Archive for Wednesday, May 16, 2012

100 years ago: ‘Elegant’ Mass St. home destroyed by fire; lack of neighborhood water mains blamed

May 16, 2012


From the Lawrence Daily Journal-World for May 16, 1912:

  • "Nothing remains this afternoon of the elegant George Chambers home on South Massachusetts street but a heap of smoldering, water-soaked cinders, a couple of tall brick chimneys and a pile of smoked and broken furniture. The home was almost totally destroyed by a fire this morning which began shortly after 10 o'clock. The estimated loss is between $10,000 and $15,000 to both the house and the furniture. Of this amount but about $8,000 is covered by insurance.... The origin of the fire is uncertain but it is said that it was caused by flames from a blow-torch with which a painter was working on the side of the building, removing the paint preparatory to applying a new coat. The painter who was doing this work refused to talk regarding the matter.... When the department made its run in response to the call they took 1,100 feet of hose with them but this was found to be insufficient to reach the fire and a wagon was sent back to the station for more hose. The nearest water plug is at the corner of the 1900 block of Massachusetts street and it was from here that the water had to be secured. W. H. Rhenish, chief of the fire department, stated this afternoon that had there been sufficient water on hand this morning he would have been able to have kept the loss down to $200.... Mr. and Mrs. George Chambers are very thankful for the way their friends and neighbors helped during the fire today. It was a trying position but the people came in and rendered every possible assistance."
  • [Editorial] "The Chambers fire this morning is unfortunate, but it ought to and will call attention to the fact that thousands of dollars worth of property is absolutely without fire protection on the South side. Why not extend the water mains at once? For years there has been agitation and for years the necessity has been great. The Chambers house could have easily been saved with plenty of water accessible. It is locking the stable door after the horse is stolen in one sense, but there is a lot of valuable property on the South Side that is still unprotected. It is time to protect the fastest growing residence part of the city. The city council should act and act at once."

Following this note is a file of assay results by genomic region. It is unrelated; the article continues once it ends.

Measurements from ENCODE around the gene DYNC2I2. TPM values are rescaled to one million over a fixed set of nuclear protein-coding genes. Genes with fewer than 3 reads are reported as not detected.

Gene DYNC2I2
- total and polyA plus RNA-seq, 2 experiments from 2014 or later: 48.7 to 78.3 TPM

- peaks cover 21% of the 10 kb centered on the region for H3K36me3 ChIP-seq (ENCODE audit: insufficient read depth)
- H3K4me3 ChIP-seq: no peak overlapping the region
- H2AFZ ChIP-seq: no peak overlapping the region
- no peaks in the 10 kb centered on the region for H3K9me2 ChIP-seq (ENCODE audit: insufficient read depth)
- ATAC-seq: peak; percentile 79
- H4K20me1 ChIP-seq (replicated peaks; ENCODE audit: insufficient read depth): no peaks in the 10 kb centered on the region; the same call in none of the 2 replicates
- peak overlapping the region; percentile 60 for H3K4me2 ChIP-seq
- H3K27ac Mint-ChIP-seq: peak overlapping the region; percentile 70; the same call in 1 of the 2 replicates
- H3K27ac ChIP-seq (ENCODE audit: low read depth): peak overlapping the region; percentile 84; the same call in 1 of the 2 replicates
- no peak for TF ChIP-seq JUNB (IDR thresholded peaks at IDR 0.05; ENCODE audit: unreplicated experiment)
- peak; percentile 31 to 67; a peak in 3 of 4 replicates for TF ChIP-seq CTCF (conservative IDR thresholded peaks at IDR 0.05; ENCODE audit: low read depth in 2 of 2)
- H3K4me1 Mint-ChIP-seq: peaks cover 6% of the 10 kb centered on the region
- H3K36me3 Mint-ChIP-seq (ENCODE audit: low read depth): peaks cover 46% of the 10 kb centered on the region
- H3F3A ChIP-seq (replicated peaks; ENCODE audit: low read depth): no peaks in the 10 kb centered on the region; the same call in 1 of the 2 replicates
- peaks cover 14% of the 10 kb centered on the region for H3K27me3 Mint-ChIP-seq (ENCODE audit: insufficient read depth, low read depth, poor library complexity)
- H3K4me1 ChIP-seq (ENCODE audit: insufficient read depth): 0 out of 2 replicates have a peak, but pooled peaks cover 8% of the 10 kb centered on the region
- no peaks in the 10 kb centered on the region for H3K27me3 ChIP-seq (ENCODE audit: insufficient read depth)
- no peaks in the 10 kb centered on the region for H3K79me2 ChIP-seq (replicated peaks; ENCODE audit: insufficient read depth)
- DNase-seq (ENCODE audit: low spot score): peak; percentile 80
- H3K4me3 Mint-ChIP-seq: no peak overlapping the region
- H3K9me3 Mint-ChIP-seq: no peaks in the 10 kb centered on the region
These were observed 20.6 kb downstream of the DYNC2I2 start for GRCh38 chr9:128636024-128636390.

• "Kansas University must not smoke cigarettes in the University buildings on the steps or even on the campus according to a resolution passed at the meeting of the Board of Regents held today at the University. Further than this the regents have ordered that this resolution must be rigidly enforced by all of the Kansas University officials. This came as a sudden piece of legislation on the part of the board as such action has not even been rumored."
  • "A telegram was received by Woodland Park management stating that the aeroplane, which was under contract to fly here tomorrow, had been wrecked and could not come until a later date."
  • "The temperature dropped to freezing point in northern Kansas today standing at 32 at Hays this morning. Damage to crops is reported. There were light frosts at Dodge City and Concordia, Kansas."


Ron Holzwarth 6 years ago

About that fire, wow. A painter was using a blow-torch to remove paint from the side of a house. I have never heard of that method of paint removal, but I'm sure it works quite well. That is, if you don't mind the collateral damage of the house burning down.

"The painter who was doing this work refused to talk regarding the matter."

I can certainly understand why. And just think, 100 years later it's still in the news.

FlintlockRifle 6 years ago

Using a blow-tourch was a way to removed old paint ,was a very common practice 60 years ago, I can remember my dad doing this , but he usually had a bucket of water and an old rag, he would have soaking in the bucket to put of a fire, but you didn't get the wood that hot, just hot enoug to loosen the paint.

RoeDapple 6 years ago

I've used a heat gun for the same purpose. Much like a hair blow dryer but much hotter. And no flame.

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